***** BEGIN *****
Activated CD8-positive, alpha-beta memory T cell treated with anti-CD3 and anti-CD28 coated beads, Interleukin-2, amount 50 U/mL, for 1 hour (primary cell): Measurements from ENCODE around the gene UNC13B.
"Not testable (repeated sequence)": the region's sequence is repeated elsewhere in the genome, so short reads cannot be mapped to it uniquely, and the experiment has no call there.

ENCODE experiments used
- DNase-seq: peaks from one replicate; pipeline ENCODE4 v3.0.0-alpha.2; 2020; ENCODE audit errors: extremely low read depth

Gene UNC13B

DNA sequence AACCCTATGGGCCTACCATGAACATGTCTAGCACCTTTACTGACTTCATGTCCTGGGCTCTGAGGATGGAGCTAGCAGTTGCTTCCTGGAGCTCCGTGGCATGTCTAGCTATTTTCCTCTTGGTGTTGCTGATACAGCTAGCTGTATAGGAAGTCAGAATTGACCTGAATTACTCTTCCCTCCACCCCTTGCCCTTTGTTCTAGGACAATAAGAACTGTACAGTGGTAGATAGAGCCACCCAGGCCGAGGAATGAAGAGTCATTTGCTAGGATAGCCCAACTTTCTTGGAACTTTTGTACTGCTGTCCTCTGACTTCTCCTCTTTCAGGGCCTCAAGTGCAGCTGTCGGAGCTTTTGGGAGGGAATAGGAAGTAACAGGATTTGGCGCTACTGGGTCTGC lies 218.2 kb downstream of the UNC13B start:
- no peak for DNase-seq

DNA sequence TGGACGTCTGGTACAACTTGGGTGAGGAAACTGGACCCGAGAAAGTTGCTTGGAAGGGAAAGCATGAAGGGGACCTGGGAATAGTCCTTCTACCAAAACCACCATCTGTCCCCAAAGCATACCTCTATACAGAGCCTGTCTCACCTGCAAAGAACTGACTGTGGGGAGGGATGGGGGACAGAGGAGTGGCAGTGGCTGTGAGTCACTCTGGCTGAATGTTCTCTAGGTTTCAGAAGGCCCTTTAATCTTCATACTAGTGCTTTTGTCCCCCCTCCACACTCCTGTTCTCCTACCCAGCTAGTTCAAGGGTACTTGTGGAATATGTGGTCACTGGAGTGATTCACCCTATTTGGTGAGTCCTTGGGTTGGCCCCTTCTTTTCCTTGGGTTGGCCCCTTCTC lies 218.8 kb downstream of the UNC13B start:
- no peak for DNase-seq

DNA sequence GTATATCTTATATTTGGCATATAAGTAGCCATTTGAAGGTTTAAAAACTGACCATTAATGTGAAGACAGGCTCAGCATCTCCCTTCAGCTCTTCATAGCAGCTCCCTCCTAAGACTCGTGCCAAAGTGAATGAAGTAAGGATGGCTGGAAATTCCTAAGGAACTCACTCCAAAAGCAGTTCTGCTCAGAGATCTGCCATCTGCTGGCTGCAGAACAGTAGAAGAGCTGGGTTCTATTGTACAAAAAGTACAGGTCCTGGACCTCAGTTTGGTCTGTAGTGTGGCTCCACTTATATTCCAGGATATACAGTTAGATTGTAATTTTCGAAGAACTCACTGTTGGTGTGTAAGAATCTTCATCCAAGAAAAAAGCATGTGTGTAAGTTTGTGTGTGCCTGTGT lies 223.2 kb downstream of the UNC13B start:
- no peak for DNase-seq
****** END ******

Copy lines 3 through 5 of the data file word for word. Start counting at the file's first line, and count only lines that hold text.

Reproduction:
ENCODE experiments used
- DNase-seq: peaks from one replicate; pipeline ENCODE4 v3.0.0-alpha.2; 2020; ENCODE audit errors: extremely low read depth

Gene UNC13B